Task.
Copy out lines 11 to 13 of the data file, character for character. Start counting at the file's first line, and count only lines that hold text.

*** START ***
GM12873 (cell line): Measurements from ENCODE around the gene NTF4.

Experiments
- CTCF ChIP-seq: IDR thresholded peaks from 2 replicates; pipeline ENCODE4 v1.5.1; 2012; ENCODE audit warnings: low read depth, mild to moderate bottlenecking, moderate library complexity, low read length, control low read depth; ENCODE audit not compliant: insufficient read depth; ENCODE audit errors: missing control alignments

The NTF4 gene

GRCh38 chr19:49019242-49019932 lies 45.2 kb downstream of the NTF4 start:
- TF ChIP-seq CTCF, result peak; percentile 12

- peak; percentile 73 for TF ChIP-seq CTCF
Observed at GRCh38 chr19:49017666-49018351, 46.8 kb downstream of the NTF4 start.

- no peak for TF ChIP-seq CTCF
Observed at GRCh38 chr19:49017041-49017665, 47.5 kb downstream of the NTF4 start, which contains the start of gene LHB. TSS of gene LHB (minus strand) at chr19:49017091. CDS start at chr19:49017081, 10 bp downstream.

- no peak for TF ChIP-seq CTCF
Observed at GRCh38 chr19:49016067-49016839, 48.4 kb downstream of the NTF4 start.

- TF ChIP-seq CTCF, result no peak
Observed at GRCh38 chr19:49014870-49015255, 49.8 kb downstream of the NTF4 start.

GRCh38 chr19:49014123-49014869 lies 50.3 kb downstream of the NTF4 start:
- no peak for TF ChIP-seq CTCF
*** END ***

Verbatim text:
- no peak for TF ChIP-seq CTCF
Observed at GRCh38 chr19:49016067-49016839, 48.4 kb downstream of the NTF4 start.

- TF ChIP-seq CTCF, result no peak